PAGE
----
On a mild Monday night in October, more than 200 Neighborhood Planning Unit F residents packed into the Hillside psychiatric treatment center off Monroe Drive, fanning their sweaty brows while discussing the enthralling topic of rezoning.
John Peak, the Virginia-Highland Civic Association's planning committee co-chairman, had worked for nearly two years with consultants to draft a "Neighborhood Commercial" rezoning ordinance that would place restrictions on future development at three "economic nodes" along North Highland Avenue.
Supporters say the change could protect the neighborhood from developers salivating over the possible payday of an oversize intown project. They think Virginia-Highland needs to follow such historic neighborhoods as East Atlanta, Little Five Points and Grant Park, by closing a gaping zoning loophole.
Many Va-Hi retail areas carry "C-1" zoning, a category so outdated that it allows buildings as tall as 11 stories along roads that can't handle them without wider roads or mass transit. The dusty old classification is bad news if you want a more walkable future Atlanta. C-1 doesn't even require sidewalks.
As Peak stood before residents last Monday night, however, a vocal band voiced concern that the rezoning might allow small parking decks.
To understand how things got the way are, roll back to the "white flight" era of the '60s, when middle-class residents took their spending and property taxes to the suburbs. Much of the city became a glorified office park by day and a ghost town at night. Planners – egged on by mayors and City Council struggling to fund services – zoned areas with such a wide berth that practically anyone was allowed to build anything. Storefront strips that had been neighborhood hubs – Flat Shoals Road in East Atlanta, Confederate Avenue in Grant Park – were left vacant or lived depressing second lives as mattress stores and methadone clinics.
How imes have changed. Today, intown is the prime place to live in the metro area. According to the Atlanta Regional Commission, 13,000 people moved into the city limits last year. Atlanta's current population is projected to double in the next 20 years.
But the influx presents planners and neighborhood groups with a formidable challenge: how to replace antiquated zoning with codes that encourage pedestrian-friendly, mixed-use development, while avoiding the ire of homeowners suspicious of changes that might encourage any type of development.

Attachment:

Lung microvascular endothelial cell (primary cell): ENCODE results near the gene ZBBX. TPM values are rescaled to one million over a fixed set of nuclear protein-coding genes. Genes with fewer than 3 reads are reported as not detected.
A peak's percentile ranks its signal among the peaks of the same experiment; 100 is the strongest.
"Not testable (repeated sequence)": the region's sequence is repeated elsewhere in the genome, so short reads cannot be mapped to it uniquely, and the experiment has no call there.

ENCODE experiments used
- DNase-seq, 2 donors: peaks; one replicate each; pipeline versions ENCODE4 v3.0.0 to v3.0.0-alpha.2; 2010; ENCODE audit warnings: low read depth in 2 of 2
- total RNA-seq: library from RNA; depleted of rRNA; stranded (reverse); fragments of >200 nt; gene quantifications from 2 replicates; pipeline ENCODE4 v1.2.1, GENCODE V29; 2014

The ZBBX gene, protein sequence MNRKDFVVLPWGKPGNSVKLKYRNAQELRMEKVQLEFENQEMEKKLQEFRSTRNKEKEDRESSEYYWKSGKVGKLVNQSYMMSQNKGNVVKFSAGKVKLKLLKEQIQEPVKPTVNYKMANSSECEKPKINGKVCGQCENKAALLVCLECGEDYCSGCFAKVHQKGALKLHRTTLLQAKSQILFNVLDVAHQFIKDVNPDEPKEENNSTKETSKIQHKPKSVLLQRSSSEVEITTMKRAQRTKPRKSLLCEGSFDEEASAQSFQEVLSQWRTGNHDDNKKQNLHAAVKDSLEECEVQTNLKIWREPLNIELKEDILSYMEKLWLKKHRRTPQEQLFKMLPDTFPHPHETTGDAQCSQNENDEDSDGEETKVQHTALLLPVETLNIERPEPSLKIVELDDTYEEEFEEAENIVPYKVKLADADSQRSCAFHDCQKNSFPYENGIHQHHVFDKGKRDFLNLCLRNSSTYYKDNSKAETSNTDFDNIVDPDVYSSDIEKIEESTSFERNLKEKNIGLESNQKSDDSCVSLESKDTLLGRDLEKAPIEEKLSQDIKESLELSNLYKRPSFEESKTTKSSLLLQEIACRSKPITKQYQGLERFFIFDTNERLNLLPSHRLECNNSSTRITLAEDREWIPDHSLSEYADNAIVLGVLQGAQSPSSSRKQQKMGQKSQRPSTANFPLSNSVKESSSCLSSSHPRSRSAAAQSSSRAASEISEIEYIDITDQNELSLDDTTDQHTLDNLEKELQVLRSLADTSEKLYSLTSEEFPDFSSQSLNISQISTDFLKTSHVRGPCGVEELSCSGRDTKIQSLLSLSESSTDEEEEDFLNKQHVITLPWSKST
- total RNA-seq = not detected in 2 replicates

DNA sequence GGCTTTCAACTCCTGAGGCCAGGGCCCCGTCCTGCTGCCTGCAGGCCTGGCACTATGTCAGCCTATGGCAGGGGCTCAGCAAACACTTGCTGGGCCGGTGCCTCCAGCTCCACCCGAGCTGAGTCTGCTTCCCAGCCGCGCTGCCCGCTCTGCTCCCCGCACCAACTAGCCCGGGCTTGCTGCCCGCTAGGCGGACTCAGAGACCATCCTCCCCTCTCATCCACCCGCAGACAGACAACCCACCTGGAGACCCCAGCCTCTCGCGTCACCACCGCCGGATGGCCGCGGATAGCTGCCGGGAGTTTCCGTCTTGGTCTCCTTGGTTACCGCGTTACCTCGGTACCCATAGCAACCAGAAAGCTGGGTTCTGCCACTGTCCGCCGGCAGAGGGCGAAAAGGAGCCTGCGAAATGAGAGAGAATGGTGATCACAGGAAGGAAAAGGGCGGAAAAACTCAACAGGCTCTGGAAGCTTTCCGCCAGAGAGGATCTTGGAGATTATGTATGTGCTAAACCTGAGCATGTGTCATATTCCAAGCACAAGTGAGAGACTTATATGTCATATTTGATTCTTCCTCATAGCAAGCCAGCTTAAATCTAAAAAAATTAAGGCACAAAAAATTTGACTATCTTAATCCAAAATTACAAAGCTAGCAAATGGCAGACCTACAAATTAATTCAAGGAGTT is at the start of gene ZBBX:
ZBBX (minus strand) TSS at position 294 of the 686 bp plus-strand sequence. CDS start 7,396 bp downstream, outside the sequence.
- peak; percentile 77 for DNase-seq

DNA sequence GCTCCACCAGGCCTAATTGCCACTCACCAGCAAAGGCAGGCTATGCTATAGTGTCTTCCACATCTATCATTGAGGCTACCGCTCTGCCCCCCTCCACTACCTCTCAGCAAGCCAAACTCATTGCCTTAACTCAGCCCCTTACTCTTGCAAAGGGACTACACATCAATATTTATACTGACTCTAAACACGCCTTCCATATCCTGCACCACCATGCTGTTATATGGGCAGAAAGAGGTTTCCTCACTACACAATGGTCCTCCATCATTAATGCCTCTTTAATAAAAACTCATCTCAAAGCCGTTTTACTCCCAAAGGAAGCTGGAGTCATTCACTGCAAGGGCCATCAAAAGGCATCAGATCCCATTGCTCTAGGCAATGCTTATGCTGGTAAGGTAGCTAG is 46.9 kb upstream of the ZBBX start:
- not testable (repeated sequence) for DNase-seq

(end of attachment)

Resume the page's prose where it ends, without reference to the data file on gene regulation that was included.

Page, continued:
Mike Dobbins, a Georgia Tech professor and former Atlanta planning commissioner, crafted "quality-of-life" zoning ordinances during the late 1990s to come to grips with the growth.
"When I got here, we had these really crappy zoning categories," he says. "Of which C-1 was one."
His department, emboldened by community anger over a Little Five Points Starbucks with foot-unfriendly streetfront parking, saw a chance to help neighborhoods use zoning to retrofit their surroundings to become "places where people want to be."
"Neighborhood Commercial," or NC, was one of the new classifications. The designation, which passed City Council in 2000, limits buildings to three stories, requires sidewalks, bars car-centric architecture, and encourages such smart-growth concepts as shared parking and mixed-use development. NC already is being used to keep the storefront charm East Atlanta and Little Five Points intact.
An ambitious proposal prompted Va-Hi residents to push for the rezoning. The Mix – a $15 million, four-story development proposed for a parking lot south of the CVS Pharmacy on North Highland – royally pissed off residents. When one resident at the NPU meeting asked what prompted the decision, numerous residents snapped in unison: "The Mix."
Peak lives down the street from the yet-to-be-built project – it's slated to break ground early next year – and said the disgust surrounding it inspired his first foray into community politics. The civic association formed a steering committee and retained two consulting firms. Councilwoman Anne Fauver agreed to introduce rezoning legislation only if residents were able to secure the cooperation of 50 percent of commercial property owners – a difficult feat for a neighborhood that Peak says hasn't had the most cordial of relationships with its businesses.
"A lot of commercial property owners think they think alike," Peak says. "But a lot of them have totally different interests. We have some that want historic preservation, and we have some that don't want any rezoning – they want Virginia-Highland to look like Miami Beach."
Dobbins applauds the rezoning push and says other neighborhoods should explore the idea. NC zoning may stop bad development before it happens.
"Things are pretty tight and close along that corridor," he says. "There isn't a whole lot of excess traffic capacity in that area. Leaving it zoned in a way that could further strain the infrastructure [is risky]. And there really isn't any significant transit activity that affects that strip one way or another. You could put another bus along there. But there's not going to be any rail or high-capacity running through there."
Some residents at last week's meeting were convinced rezoning was really a push for more development; they wanted more time to digest the idea. But Peak and others convinced most of the crowd that it was a good thing. The NPU approved the proposal, 178-15. It now goes to the city's Zoning Review Board and then finally to City Council.
"We're a diverse city, and you can't apply one-size-fits-all to everything," Peak says. "Personally, I would like to keep the neighborhood as it is and have it not grow. But I don't think that's an option. And the people who own these properties do have a right to make money off them, build a successful business on them, and to grow their business on them. ... You have to acknowledge that. NC allows that."
Scott Henry contributed to this story.
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